Sunday, March 8, 2015

Patrick Modiano at the Cornelia Street Cafe- 2/25/15


We were thrilled to dedicate 
our latest French Night to Patrick Modiano’s novels.

Patrick Modiano was born in 1945.
He wrote his first novel when he was 22
and never stopped writing.
His bibliography includes almost 30 books. 

He received the Nobel Prize of Literature in 2014
just after publishing his latest novel. 

We enjoyed having

 old friends 

and new ones
new readers
and old ones

new translators and old ones

who came to join us despite the cold and the snow.

We picked three of Patrick Modiano's novels 
to follow him through his entire career. 
The first one was
 published in 1978 for which he received the Goncourt Award - 
one of the most famous awards in France since 1903. 

This novel was translated in 2005 by Daniel Weissbort 
and published by Verba Mundi


The second one was

This novel was published in 2008 
Its translation is by Chris Clarke 
and will be published 
by NYRB Classics in February 2016.

And last but not least, 
His latest novel
It was
published in September 2014 by Gallimard. 
Some excerpts were translated by 
Emmanuelle Ertel's translation workshop students 
 in NYU.


We got started by excerpts of  In The Cafe of lost Youth 
 read by Chris Clarke its translator and Frédéric-Charles Baitinger

Louki is the character people are looking for. 
Her husband hires a detective 
and we follow him in the second chapter of the novel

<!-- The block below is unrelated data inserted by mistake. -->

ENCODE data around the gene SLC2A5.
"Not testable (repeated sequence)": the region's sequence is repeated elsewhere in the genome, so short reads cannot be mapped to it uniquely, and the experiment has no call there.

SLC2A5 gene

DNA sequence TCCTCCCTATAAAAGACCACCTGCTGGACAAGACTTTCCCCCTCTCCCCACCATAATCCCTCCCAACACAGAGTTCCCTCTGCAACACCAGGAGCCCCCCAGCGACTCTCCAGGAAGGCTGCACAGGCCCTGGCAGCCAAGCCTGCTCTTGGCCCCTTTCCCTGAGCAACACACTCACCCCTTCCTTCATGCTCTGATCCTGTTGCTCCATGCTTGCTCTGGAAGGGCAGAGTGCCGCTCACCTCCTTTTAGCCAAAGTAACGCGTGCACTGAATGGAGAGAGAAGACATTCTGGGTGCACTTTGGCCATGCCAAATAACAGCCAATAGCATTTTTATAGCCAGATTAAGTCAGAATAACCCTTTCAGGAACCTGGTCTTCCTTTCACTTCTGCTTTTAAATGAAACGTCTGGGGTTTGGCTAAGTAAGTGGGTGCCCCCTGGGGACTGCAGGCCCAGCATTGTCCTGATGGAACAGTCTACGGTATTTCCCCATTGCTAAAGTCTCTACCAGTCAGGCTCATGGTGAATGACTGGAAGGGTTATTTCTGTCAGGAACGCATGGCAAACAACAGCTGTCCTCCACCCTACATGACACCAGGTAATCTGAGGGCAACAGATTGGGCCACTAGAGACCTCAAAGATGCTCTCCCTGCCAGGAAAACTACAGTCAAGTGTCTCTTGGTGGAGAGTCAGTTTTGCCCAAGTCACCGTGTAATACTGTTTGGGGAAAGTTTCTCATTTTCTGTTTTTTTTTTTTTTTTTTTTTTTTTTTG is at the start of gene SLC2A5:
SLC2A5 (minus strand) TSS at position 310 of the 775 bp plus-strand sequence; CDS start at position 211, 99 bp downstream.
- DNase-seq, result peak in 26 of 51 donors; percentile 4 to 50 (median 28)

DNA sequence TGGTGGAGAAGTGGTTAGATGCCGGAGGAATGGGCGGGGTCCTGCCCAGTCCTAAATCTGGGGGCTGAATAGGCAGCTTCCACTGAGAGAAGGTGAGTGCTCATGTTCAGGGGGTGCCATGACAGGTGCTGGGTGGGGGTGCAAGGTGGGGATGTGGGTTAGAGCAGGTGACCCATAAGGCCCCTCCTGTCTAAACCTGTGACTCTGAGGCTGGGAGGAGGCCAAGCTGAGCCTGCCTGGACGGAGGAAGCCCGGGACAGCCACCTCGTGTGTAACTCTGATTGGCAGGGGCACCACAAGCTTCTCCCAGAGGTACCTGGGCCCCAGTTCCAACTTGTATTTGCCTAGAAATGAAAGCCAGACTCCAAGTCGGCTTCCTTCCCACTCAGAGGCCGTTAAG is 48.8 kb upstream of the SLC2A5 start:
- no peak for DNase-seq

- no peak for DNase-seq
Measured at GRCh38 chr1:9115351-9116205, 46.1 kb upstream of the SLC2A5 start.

In the two last chapters of the book, the search goes on when 
one of Louki's partner tries to find her.

They scour Paris, going from place to place 
looking for Louki where she has been and where she might be,
but they never find her.

We went on with
 Rue des Boutiques Obscures,
 whose title in French is so captivating.

 Richard Normandon read in French
as Tom Radigan read the English translation
As in many of his other novels, we follow the search of a missing person,
 but this time the narrator, Guy Roland, is looking for himself. 

He has no memory. When Hutte, 
the boss of the detective agency he works for, 
retires,  he searches for clues in an attempt to discover his own identity. 
This quest leads him to uncover many characters 
who could have been part of his former life 
and could possibly identify him.

Then 
 Emmanuelle Ertel
and her students,
 from her translation workshop in NYU


Stephanie Queiroz

Tamar McCallan-Finkelman

Chelsea Flanagan

and
Jeremy Lakin
read their translation of
Pour que tu ne te perdes pas dans le quartier.
"So you don't get lost"

while Emmanuelle read the French text.

Missing Person as a title could suit any of Modiano’s books
and in this latest novel there is a search as well.
The novel tells the story of an old writer - Jean Daragane - 
who is going to look for his own past 
because of an old address book 
someone returns to him. 



Some mysteries are never solved.

See below a link to a radio show 
where excerpts of Modiano's books are read 
by Guillaume Galllienne and Catherine Deneuve.
http://www.franceinter.fr/player/reecouter?play=1048019


Our next French night 
will take place 
in the Spring.

We'll be pleased to see you 
on Wednesday April 22
at 6 pm
for
a theater play.


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